It is also possible that cloth belts without metal fittings were worn, such as a cloth girdle or sash as could be found in other areas of the world during the Viking Age. As the aprondress was falling from fashion, and other styles of dress were adopted belts might have become more common. For example, after the Migration Era (7th century and onward), it seems that Saxon women were shifting towards styles with a Mediterranean influence and these included woven belts, including possibly tablet weaving or open, net-like cloth sashes with fringed ends. (Walton Rogers, Cloth and Clothing, 220-221). A belt is even specifically mentioned in the poem “The Baptism of King Harald” which occurred in 826AD. Here the Danish King and his wife’s newly adopted attire for the ceremony is described. She wears a gold-brocade silk costume, a gold-wrought veil, belt and bracelet. (Krag, Christian Influences, 241). There are also images of women, from these areas of influence (Saxon and Byzantine), that seem to show a belt as part of the costume.
Remember too that just as with earlier Viking costume, that wearing no belt at all is an option.
Mantles/Cloaks: Metal figures and the Oseberg tapestry, as well as archaeological finds, show women wore some sort of layer over their tunics and gowns. Both cloaks and coats as part of Norse dress have been suggested by various experts.
As time progresses cloaks or mantles seem to be more common in depictions from other cultures (such as Byzantine or Saxon). A cloak or mantle could be pinned in the center front. Rectangular or square cloaks would be optimal with half-circle being a possible very high status option.
Headdresses: Metal icons from the Viking Age show women with their hair left uncovered in elaborate braids. These figures also seem to depict high status dress, and it is possible that uncovered hair might have been for festivals during that time period. However, there are also theories that those icons might not have represented human women or dress at all and that too should be considered here.
With the waning of the Viking Age came Christianity, and with that new religion arrived the concept of covering ones hair for modesty. While it is often said that pagan Norse women “always” wore their hair uncovered and Christian women “always” covered their hair, the evidence does not make such a clear delineation. There can be very practical reasons (beyond fashion) for covering ones hair, especially where working in the sun or around smoky fires.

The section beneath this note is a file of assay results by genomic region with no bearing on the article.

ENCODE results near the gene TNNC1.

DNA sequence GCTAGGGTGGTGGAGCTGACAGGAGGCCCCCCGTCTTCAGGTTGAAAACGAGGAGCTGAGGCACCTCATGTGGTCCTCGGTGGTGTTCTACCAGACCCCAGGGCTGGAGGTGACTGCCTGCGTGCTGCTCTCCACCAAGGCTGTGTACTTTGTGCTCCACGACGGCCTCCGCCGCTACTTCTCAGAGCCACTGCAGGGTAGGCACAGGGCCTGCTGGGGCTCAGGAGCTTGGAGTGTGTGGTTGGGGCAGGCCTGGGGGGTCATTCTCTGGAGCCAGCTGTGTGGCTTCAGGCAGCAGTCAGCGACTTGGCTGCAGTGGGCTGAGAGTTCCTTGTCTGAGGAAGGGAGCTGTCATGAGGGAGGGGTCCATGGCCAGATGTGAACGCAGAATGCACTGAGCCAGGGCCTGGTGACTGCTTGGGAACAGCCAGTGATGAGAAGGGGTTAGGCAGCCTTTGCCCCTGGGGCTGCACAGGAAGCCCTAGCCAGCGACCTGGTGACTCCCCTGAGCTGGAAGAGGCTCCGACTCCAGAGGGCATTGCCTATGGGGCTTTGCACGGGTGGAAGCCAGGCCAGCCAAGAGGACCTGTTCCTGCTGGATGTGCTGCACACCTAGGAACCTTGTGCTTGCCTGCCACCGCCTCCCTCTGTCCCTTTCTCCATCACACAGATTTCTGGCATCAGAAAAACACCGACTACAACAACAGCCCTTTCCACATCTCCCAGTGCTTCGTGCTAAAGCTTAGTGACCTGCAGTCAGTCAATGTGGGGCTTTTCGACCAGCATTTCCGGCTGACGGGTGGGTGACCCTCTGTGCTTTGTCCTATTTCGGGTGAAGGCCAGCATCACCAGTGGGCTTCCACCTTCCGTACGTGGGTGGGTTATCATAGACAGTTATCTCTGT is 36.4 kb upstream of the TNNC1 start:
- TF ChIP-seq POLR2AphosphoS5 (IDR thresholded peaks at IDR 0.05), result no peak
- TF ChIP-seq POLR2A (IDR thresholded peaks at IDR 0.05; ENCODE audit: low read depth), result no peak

The largest collection of extant women’s head coverings comes from Dublin. These finds, dated 10th-12th century, are of either silk or very fine, gauzy wool, have small scarves, caps and veils. There are a number of ways to wear these items, including using the scarves and caps as a base for a veil, which corresponds to well to some head dress styles from Europe during the same time period. Linen, while not found as a headcovering at the sites, might also have been a possibility.
The caps that have been found are universally narrow with the final width measuring between 15-18cm wide. Half of the extant items show signs of having a dart stitched into the back (allowing it to conform to the head), some of these had the excess fabric still visible on the outside of the cap forming a peak. Some caps were also sewn down the back, while others were open (possibly to accommodate a bun?). There are also several narrow scarves, some with fringed ends, and some even narrower cloth bands. Many of these items have been dyed. All of this points to variety in possible headcovering styles.
The extant headdresses might not have been worn singly. It is possible they formed part of a layered headcovering, with caps and/or scarves forming a base for a veil, especially as later in the Viking Age and moving towards the Middle Ages.
Sometimes veils could be edged with metal brocade tablet weaving (a sign of very high status that can be seen in the woman’s grave at Hørning and Fyrkat).
Left: Diagram of the woman’s grave at Hørning. This was a very high status burial that had a wide band of gold brocade tablet weaving that might have edged a veil or mantle. (Voss, 194)
My Own Interpretation
I am using layered headcoverings based on those from Dublin (though in my photo here, my wool veil is slipping off the back due to my taking it off to use as a class example and not having a mirror when I replaced it). For my photo I am wearing a leather belt, because I have not yet crafted one for myself that is textile based.
This garment is in linen and was to test the construction of my Hedeby/Moselund patterning. The next iteration will be in fine, dark blue wool twill with silk trim. I also have dyed a fine wool mantle/veil that fits with graves such as that from Hørning and Fyrkat. While my look represents a woman of high status, and has elements, such as the veil, that fits with Christian ideals, she is not necessarily a convert herself (as there are thoughts that graves such as Fyrkat might have been to a volva). I look forward to working further with these concepts, patterns and the over all look.